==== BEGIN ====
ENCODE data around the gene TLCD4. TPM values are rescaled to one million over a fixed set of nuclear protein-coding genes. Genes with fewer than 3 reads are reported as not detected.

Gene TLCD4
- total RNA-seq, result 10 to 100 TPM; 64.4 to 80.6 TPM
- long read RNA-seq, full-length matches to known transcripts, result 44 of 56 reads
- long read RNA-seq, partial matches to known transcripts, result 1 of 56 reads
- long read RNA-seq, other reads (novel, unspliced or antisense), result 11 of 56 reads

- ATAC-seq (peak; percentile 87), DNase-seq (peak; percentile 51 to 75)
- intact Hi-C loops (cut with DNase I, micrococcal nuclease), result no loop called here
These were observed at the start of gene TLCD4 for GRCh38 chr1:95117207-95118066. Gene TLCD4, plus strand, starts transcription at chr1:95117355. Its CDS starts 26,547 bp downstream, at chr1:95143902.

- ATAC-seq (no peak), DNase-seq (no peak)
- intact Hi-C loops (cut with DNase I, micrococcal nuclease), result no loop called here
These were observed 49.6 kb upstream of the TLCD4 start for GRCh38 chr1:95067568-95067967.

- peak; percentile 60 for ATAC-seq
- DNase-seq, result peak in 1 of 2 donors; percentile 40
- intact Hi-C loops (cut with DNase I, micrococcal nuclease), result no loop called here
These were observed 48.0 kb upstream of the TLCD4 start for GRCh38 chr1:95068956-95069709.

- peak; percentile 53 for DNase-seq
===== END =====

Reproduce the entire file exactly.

ENCODE data around the gene TLCD4. TPM values are rescaled to one million over a fixed set of nuclear protein-coding genes. Genes with fewer than 3 reads are reported as not detected.

Gene TLCD4
- total RNA-seq, result 10 to 100 TPM; 64.4 to 80.6 TPM
- long read RNA-seq, full-length matches to known transcripts, result 44 of 56 reads
- long read RNA-seq, partial matches to known transcripts, result 1 of 56 reads
- long read RNA-seq, other reads (novel, unspliced or antisense), result 11 of 56 reads

- ATAC-seq (peak; percentile 87), DNase-seq (peak; percentile 51 to 75)
- intact Hi-C loops (cut with DNase I, micrococcal nuclease), result no loop called here
These were observed at the start of gene TLCD4 for GRCh38 chr1:95117207-95118066. Gene TLCD4, plus strand, starts transcription at chr1:95117355. Its CDS starts 26,547 bp downstream, at chr1:95143902.

- ATAC-seq (no peak), DNase-seq (no peak)
- intact Hi-C loops (cut with DNase I, micrococcal nuclease), result no loop called here
These were observed 49.6 kb upstream of the TLCD4 start for GRCh38 chr1:95067568-95067967.

- peak; percentile 60 for ATAC-seq
- DNase-seq, result peak in 1 of 2 donors; percentile 40
- intact Hi-C loops (cut with DNase I, micrococcal nuclease), result no loop called here
These were observed 48.0 kb upstream of the TLCD4 start for GRCh38 chr1:95068956-95069709.

- peak; percentile 53 for DNase-seq